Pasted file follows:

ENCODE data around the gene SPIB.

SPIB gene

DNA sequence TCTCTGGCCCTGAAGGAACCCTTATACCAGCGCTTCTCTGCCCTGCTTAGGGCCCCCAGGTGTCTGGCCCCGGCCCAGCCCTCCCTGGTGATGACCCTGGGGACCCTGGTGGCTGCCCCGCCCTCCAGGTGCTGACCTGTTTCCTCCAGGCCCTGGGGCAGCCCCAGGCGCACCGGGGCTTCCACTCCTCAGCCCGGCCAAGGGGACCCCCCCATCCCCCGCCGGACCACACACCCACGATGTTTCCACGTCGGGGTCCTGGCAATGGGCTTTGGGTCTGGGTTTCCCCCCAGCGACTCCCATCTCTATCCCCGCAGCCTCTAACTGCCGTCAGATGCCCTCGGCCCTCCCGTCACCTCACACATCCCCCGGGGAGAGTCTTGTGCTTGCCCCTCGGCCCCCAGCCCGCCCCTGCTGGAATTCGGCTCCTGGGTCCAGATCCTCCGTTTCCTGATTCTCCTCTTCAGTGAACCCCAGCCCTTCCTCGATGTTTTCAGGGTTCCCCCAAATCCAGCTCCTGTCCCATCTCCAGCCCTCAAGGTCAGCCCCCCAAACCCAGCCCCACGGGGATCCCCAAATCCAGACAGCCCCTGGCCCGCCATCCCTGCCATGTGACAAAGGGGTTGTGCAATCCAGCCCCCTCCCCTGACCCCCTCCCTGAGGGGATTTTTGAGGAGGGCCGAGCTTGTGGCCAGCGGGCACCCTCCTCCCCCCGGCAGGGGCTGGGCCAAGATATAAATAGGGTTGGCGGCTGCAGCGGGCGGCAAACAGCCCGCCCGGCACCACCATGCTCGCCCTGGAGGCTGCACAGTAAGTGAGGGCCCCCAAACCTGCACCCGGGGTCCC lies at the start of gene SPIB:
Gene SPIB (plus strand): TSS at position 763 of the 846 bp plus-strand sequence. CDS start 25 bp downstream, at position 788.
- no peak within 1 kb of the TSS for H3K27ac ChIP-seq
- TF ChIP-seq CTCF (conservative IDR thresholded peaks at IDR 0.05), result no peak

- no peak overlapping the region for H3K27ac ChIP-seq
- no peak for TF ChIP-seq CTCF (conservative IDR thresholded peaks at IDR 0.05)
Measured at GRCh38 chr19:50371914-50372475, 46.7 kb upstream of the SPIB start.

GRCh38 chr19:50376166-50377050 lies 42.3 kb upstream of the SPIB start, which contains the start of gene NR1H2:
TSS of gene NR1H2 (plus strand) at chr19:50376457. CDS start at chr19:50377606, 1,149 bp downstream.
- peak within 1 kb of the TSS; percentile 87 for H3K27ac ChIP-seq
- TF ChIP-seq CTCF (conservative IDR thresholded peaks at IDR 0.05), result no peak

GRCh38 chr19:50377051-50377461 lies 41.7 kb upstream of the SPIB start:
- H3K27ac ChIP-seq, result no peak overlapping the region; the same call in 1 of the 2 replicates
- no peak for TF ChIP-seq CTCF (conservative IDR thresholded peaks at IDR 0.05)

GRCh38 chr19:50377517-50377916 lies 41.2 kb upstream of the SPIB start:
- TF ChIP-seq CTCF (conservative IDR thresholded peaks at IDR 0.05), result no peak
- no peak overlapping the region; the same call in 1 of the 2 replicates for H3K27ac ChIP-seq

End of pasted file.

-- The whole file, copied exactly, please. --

ENCODE data around the gene SPIB.

SPIB gene

DNA sequence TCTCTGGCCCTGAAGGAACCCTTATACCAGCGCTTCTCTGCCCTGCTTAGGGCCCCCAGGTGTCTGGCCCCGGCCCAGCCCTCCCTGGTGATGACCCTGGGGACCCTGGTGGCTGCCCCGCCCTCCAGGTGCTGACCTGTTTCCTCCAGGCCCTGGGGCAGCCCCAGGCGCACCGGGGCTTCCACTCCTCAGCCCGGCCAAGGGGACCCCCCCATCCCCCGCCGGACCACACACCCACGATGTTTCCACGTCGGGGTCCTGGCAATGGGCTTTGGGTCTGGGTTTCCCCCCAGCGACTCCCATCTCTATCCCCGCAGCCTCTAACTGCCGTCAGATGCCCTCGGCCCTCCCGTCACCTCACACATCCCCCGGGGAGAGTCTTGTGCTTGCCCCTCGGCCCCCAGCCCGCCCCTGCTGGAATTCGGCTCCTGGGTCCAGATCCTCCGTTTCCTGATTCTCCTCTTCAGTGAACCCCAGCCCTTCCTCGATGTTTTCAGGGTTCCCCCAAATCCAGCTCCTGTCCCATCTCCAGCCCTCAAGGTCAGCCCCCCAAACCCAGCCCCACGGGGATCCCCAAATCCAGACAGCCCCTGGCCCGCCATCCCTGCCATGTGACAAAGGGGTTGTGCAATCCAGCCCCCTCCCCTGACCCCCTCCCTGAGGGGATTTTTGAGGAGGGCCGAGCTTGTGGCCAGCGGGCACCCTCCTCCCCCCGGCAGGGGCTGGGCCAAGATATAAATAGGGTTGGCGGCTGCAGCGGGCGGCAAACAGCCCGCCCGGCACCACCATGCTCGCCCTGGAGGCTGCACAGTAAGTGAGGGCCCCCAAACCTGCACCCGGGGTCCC lies at the start of gene SPIB:
Gene SPIB (plus strand): TSS at position 763 of the 846 bp plus-strand sequence. CDS start 25 bp downstream, at position 788.
- no peak within 1 kb of the TSS for H3K27ac ChIP-seq
- TF ChIP-seq CTCF (conservative IDR thresholded peaks at IDR 0.05), result no peak

- no peak overlapping the region for H3K27ac ChIP-seq
- no peak for TF ChIP-seq CTCF (conservative IDR thresholded peaks at IDR 0.05)
Measured at GRCh38 chr19:50371914-50372475, 46.7 kb upstream of the SPIB start.

GRCh38 chr19:50376166-50377050 lies 42.3 kb upstream of the SPIB start, which contains the start of gene NR1H2:
TSS of gene NR1H2 (plus strand) at chr19:50376457. CDS start at chr19:50377606, 1,149 bp downstream.
- peak within 1 kb of the TSS; percentile 87 for H3K27ac ChIP-seq
- TF ChIP-seq CTCF (conservative IDR thresholded peaks at IDR 0.05), result no peak

GRCh38 chr19:50377051-50377461 lies 41.7 kb upstream of the SPIB start:
- H3K27ac ChIP-seq, result no peak overlapping the region; the same call in 1 of the 2 replicates
- no peak for TF ChIP-seq CTCF (conservative IDR thresholded peaks at IDR 0.05)

GRCh38 chr19:50377517-50377916 lies 41.2 kb upstream of the SPIB start:
- TF ChIP-seq CTCF (conservative IDR thresholded peaks at IDR 0.05), result no peak
- no peak overlapping the region; the same call in 1 of the 2 replicates for H3K27ac ChIP-seq